Japan’s Financial Services Agency - the national financial regulating is planning to send legal notices to a number of cryptocurrency exchanges in the nation for security flaws. These legal notices will serve administrative punishments upon these exchanges for maintaining low standards of security or lack of proper measures to counter money laundering. Some cryptocurrency exchanges may also be forced to suspend operations in Japan. 

When it comes to adapting to Bitcoins and making them mainstream, there is perhaps no other country which is as open and liberal as Japan. Unlike many other nations which have been on a banning spree and are tightening their regulations around cryptocurrencies, the government of Japan has actually fostered these markets and allowed cryptocurrency usage to boom in the nation. 

Many stores and banks in Japan accept Bitcoin. Bitcoins are a legal method of payment in the nation, but are yet to be classified as a legal tender. Nevertheless, Japan has been quite progressive and has set an example for other nations to follow. 

However, things have changed following the massive $530 Million hack that took place in late January of this year. Coincheck was the cryptocurrency exchange which faced this major hack. The Financial Services Agency is likely to order Coincheck to raise their standards - this will be the second such notice sent to the exchange since the hack. The FSA will also be monitoring Coincheck’s efforts to compensate their investors who were affected by the hack.

The FSA is currently surveying all cryptocurrency exchanges based in Japan and working on discovering flaws in consumer protection. Most exchanges that will be asked to stop their operations in the coming weeks would be unregulated exchanges. As of now there are no names which are revealed by the FSA but more information would be known over the next few days as the agency begins to send out administrative notices and punishments.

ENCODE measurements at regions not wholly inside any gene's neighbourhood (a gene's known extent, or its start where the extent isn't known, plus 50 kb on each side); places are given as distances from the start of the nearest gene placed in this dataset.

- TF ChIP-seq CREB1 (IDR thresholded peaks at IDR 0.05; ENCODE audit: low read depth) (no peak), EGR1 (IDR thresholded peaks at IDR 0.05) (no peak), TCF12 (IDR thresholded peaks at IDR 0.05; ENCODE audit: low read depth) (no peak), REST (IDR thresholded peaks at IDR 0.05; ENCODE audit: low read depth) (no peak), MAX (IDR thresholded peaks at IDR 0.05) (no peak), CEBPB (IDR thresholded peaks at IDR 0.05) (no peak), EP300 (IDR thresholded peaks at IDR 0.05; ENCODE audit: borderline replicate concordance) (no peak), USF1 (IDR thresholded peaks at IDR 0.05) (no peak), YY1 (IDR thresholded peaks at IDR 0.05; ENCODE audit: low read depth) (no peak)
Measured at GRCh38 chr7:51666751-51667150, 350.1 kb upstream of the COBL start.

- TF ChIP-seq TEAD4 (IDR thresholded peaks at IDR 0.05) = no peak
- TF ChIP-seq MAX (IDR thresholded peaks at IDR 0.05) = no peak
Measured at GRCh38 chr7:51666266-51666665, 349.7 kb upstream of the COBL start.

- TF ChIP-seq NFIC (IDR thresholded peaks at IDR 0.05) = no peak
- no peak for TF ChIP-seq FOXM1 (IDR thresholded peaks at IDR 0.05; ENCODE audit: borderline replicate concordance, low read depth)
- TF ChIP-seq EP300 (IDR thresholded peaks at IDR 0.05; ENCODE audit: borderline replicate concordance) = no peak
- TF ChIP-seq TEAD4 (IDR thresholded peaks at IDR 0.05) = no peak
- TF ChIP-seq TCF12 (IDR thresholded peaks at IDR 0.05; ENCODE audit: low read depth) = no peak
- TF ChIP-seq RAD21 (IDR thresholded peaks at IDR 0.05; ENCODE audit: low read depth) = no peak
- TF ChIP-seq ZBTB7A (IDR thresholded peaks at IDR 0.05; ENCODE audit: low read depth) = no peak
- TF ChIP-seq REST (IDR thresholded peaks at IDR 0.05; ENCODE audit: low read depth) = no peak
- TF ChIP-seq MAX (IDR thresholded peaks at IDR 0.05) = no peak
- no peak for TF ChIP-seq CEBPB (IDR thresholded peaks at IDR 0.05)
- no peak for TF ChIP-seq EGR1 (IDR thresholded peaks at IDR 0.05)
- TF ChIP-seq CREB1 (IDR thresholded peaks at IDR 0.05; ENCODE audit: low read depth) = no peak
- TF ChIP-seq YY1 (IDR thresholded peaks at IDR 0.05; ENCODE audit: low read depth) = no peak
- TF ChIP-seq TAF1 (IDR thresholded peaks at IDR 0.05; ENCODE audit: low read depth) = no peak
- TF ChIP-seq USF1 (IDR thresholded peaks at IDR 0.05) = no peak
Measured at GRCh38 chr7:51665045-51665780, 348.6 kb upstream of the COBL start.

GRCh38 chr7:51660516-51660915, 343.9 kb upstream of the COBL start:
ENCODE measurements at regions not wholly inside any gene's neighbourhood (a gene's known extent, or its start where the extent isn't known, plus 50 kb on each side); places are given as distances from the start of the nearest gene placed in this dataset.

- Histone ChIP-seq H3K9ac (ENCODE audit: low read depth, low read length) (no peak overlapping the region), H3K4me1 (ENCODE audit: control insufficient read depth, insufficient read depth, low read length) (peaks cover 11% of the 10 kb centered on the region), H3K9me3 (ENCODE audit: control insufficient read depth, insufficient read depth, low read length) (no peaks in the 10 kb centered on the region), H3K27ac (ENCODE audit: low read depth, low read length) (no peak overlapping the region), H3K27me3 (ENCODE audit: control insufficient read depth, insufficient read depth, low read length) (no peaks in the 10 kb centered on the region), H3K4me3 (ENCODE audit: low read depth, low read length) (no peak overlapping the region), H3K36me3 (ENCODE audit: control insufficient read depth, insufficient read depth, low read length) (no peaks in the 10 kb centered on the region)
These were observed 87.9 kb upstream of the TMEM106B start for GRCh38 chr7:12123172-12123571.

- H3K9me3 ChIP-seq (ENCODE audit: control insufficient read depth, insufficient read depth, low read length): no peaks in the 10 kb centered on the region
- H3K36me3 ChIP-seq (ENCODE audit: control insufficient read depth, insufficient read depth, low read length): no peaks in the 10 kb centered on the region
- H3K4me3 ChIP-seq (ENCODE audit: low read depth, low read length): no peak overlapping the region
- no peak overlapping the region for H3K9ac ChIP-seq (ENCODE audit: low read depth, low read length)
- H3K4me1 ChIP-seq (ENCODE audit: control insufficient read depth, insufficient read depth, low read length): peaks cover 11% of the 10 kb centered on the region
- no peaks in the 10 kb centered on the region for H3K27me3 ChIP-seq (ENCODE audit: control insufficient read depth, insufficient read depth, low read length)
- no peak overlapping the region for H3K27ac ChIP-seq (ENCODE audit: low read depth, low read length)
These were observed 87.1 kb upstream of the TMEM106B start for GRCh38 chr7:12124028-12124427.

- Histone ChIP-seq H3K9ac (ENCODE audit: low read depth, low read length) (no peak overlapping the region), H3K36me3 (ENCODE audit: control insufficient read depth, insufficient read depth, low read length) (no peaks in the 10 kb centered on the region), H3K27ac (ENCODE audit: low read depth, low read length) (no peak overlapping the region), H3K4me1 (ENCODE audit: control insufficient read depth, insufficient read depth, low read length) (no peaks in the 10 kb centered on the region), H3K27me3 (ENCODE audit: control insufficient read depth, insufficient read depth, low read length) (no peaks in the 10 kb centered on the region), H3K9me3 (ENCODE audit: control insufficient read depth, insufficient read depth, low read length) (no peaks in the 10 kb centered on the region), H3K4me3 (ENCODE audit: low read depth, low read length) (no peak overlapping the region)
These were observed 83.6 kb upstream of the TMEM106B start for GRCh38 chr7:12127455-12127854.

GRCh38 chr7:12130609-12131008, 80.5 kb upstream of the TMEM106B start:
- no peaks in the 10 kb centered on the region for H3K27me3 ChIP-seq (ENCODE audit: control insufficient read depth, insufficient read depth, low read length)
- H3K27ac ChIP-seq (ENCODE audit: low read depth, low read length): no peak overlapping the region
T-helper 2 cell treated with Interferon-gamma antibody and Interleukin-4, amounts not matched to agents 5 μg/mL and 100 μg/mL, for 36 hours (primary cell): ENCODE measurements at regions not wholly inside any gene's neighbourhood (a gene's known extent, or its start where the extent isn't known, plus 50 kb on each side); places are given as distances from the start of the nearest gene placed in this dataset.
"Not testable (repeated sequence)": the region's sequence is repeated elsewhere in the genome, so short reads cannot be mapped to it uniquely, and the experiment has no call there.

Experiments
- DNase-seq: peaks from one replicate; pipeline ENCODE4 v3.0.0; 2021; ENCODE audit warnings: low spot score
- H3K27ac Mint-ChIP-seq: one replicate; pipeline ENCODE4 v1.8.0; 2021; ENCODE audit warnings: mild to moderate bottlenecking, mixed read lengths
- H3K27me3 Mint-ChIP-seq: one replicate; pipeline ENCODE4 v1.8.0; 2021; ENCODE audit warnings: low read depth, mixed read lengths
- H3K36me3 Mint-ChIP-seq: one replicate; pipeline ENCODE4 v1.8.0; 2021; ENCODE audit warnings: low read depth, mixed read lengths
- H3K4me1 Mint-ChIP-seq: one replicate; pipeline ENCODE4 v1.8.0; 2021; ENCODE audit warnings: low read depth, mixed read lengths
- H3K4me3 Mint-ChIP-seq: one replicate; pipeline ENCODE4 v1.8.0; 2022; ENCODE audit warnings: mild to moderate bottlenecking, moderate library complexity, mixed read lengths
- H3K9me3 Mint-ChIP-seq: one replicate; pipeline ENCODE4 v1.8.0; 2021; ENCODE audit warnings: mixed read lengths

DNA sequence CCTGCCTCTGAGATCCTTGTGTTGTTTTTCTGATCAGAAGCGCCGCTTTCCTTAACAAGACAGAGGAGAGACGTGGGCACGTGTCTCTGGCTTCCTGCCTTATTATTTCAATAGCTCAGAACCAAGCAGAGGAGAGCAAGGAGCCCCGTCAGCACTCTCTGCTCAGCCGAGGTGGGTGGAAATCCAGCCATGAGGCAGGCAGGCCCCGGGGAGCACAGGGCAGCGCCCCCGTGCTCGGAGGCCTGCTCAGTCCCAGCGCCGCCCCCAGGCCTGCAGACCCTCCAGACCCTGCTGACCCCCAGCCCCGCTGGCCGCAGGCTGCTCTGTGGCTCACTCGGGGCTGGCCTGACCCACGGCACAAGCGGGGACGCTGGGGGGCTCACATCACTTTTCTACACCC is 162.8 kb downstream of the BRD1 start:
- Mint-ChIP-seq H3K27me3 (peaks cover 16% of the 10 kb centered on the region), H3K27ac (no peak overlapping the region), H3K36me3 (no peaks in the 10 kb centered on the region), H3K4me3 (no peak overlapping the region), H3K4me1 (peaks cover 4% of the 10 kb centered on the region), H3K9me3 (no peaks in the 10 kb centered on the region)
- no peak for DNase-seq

Last year, Japan officially became the first nation in the world to regulate cryptocurrencies at a national level. (Something Russia aims at achieving by 1 July 2018). The country has 16 cryptocurrency exchanges which are registered with the financial authorities and another 16 (including Coincheck) are allowed to operate while their applications of being regulated were assessed. 

However, following the Coincheck hacks, all the cryptocurrency exchanges, whether regulated - or waiting for approval to be regulated - will now be examined for any lack of security measures. Apart from Coincheck, two other cryptocurrency exchanges Tokyo-based GMO Coin and Zaif, run by Osaka-based Tech Bureau Corp will probably be asked to improve their security standards as per reports from Reuters. For those who may not recall, Zaif is the cryptocurrency exchange which actually gave away Bitcoins for free of cost last month. 

Japan going strict on cryptocurrency exchanges is a good move that will ensure that the trust of the consumers stays intact and that the government is doing everything to ensure that their cryptocurrency investments are safe.